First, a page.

Paris Commune: The revolt dividing France 150 years on
Over 150 years after the Paris Commune, rival passions flare over how to remember the city’s brief and much-romanticised experiment in power to the people. The first act of the city’s famous insurrection came on 18 March 1871, when crowds stopped troops from requisitioning cannons parked on the hill of Montmartre. It was the aftermath of the siege of Paris by the Prussians, in which working folk had suffered terribly.
Over the next three months, people’s committees ran the capital while the official French government fulminated in Versailles. But in May the army moved in and the Commune was crushed. For supporters then – and since – it was a springtime of hope bloodily repressed by the forces of conservatism. Karl Marx saw it as a prototype of his workers’ revolution; Lenin was interred with a Communard flag as his shroud.
But for the right, it was a time of chaos and class vengeance. They remembered the killings of priests and the burning of landmarks like the Hôtel de Ville. Afterwards they atoned by building the Sacré Coeur church where the cannons had been. A century and a half on, the Commune continues to divide….
The Kronstadt Uprising of 1921
On 28th February, 1921, the crew of the battleship, Petropavlovsk, passed a resolution calling for a return of full political freedoms. It was reported by Radio Moscow: that the sailors were supporters of the White Army: “Just like other White Guard insurrections, the mutiny of General Kozlovsky and the crew of the battleship Petropavlovsk has been organised by Entente spies. The French counter espionage is mixed up in the whole affair. History is repeating itself. The Socialist Revolutionaries, who have their headquarters in Paris, are preparing the ground for an insurrection against the Soviet power.”
I response to this broadcast the Kronstadt sailors issued the following statement: “Comrade workers, red soldiers and sailors. We stand for the power of the Soviets and not that of the parties. We are for free representation of all who toil. Comrades, you are being misled. At Kronstadt all power is in the hands of the revolutionary sailors, of red soldiers and of workers. It is not in the hands of White Guards, allegedly headed by a General Kozlovsky, as Moscow Radio tells you.”
Eugene Lyons, the author of Workers’ Paradise Lost: Fifty Years of Soviet Communism: A Balance Sheet (1967), pointed out that this protest was highly significant because of Kronstadt’s revolutionary past: “The hundreds of large and small uprisings throughout the country are too numerous to list, let alone describe here. The most dramatic of them, in Kronstadt, epitomizes most of them. What gave it a dimension of supreme drama was the fact that the sailors of Kronstadt, an island naval fortress near Petrograd, on the Gulf of Finland, had been one of the main supports of the putsch. Now Kronstadt became the symbol of the bankruptcy of the Revolution. The sailors on the battleships and in the naval garrisons were in the final analysis peasants and workers in uniform.”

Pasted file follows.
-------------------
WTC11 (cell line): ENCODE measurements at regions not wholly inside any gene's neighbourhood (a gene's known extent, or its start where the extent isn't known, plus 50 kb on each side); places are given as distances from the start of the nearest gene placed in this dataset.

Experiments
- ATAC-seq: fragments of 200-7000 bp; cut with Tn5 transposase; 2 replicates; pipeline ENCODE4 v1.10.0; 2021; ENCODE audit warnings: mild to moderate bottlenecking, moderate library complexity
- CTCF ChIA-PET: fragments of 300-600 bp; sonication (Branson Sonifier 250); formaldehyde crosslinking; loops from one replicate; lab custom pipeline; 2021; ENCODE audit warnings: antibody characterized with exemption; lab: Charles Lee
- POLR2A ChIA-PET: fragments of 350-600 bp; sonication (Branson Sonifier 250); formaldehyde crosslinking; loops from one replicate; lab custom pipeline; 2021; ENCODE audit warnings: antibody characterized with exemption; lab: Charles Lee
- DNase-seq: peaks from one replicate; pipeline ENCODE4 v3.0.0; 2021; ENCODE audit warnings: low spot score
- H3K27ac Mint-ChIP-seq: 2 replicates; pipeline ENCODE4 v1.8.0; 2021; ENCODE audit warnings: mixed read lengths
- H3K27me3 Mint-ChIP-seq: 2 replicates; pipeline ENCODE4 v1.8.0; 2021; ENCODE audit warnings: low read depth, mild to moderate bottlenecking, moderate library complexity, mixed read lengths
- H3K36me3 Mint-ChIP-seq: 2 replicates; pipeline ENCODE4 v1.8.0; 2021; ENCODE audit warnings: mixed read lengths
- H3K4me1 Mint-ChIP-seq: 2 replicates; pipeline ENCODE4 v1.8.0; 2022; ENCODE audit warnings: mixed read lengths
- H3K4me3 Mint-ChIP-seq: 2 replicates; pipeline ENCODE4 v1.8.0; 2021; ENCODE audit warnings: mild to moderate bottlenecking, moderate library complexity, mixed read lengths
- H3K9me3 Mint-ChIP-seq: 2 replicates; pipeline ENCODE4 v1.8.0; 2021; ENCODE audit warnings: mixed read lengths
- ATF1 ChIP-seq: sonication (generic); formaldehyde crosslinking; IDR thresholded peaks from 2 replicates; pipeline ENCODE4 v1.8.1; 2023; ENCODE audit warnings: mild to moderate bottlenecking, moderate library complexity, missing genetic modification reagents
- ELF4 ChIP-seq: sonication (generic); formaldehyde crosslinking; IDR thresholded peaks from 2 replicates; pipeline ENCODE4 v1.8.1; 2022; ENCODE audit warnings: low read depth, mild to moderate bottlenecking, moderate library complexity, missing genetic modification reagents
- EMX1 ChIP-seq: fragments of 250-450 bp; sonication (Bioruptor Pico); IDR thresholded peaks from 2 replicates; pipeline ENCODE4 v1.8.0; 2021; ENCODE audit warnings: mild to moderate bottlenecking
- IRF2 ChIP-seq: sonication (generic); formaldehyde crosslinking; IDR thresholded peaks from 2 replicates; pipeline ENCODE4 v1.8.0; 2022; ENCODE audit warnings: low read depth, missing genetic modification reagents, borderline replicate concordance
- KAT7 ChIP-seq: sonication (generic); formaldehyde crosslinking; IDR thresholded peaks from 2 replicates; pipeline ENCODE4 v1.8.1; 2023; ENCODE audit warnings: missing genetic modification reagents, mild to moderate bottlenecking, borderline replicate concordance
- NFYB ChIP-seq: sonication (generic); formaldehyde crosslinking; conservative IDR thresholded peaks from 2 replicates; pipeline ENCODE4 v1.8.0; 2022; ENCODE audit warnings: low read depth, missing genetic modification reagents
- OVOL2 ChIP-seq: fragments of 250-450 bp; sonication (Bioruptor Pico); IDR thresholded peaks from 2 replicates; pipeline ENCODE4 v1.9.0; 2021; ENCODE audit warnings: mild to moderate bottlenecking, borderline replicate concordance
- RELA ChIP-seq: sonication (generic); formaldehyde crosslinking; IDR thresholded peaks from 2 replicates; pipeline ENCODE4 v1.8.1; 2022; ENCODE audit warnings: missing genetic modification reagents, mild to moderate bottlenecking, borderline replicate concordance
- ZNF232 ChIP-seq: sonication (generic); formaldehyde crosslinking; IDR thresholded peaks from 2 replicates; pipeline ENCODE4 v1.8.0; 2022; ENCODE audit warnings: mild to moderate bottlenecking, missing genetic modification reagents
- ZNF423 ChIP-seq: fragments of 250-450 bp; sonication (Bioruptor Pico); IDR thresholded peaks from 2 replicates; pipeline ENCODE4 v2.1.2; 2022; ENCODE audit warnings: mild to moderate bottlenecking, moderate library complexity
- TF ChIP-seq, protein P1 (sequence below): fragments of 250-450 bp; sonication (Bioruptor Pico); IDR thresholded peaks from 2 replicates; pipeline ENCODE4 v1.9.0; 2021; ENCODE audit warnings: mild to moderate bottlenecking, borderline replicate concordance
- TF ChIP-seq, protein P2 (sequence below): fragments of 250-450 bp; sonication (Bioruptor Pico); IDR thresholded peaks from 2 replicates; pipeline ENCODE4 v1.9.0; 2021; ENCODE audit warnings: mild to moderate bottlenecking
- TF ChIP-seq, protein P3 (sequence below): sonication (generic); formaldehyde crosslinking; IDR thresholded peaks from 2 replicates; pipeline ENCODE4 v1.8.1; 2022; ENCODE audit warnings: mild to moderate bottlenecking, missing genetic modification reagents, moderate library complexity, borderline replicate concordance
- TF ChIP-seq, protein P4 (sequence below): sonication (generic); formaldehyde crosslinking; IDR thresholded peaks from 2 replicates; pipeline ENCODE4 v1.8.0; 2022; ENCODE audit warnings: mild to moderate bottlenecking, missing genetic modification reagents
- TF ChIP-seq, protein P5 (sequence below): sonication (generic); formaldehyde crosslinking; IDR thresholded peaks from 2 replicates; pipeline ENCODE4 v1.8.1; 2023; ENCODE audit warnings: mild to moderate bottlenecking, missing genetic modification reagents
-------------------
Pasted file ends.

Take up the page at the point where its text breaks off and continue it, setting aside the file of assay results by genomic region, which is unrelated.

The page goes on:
Lenin denounced the Kronstadt Uprising as a plot instigated by the White Army and their European supporters. However, in private he realised that he was under attack from the left. He was particularly concerned by the “scene of the rising was Kronstadt, the Bolshevik stronghold of 1917″…
Some observers claimed that many of the victims would die shouting, “Long live the Communist International!” and “Long live the Constituent Assembly!” It was not until the 17th March that government forces were able to take control of Kronstadt. Alexander Berkman, wrote: “Kronstadt has fallen today. Thousands of sailors and workers lie dead in its streets. Summary execution of prisoners and hostages continues.”
An estimated 8,000 people (sailors and civilians) left Kronstadt and went to live in Finland. Official figures suggest that 527 people were killed and 4,127 were wounded. “These figures do not include the drowned, or the numerous wounded left to die on the ice. Nor do they include the victims of the Revolutionary Tribunals.” Historians who have studied the uprising believe that the total number of casualties was much higher than this. It is claimed that over 500 sailors at Kronstadt were executed for their part in the rebellion….
Kronstadt Uprising – Seventeen Moments in Soviet History